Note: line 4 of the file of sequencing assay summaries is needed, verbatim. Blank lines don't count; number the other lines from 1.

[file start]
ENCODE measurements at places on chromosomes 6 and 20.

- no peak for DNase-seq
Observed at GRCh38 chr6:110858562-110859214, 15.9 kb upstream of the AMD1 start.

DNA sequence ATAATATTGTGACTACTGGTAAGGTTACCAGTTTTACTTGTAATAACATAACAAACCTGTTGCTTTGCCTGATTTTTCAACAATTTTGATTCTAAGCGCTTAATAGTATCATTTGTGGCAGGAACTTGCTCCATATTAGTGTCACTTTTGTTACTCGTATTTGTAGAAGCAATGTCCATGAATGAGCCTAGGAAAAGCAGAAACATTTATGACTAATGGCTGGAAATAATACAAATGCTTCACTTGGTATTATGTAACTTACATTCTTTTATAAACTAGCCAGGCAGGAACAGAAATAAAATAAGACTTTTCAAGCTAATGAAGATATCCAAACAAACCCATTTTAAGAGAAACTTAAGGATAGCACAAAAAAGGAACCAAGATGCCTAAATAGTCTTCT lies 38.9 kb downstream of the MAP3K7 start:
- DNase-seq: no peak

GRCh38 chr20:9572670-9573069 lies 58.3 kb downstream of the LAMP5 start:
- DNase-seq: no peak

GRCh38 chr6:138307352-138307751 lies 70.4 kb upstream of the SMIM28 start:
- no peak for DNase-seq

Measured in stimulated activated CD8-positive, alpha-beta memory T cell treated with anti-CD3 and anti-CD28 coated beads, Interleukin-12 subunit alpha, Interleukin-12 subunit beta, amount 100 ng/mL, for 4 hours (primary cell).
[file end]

DNA sequence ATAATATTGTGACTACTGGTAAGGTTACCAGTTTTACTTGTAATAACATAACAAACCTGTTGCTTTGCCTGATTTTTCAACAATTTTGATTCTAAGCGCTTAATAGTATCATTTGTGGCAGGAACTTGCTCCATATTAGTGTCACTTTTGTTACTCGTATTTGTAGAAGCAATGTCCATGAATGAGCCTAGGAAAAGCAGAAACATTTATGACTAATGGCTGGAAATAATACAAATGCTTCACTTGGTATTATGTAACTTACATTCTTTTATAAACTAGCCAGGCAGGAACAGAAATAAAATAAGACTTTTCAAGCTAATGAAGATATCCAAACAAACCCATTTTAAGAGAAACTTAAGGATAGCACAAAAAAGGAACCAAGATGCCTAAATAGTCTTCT lies 38.9 kb downstream of the MAP3K7 start: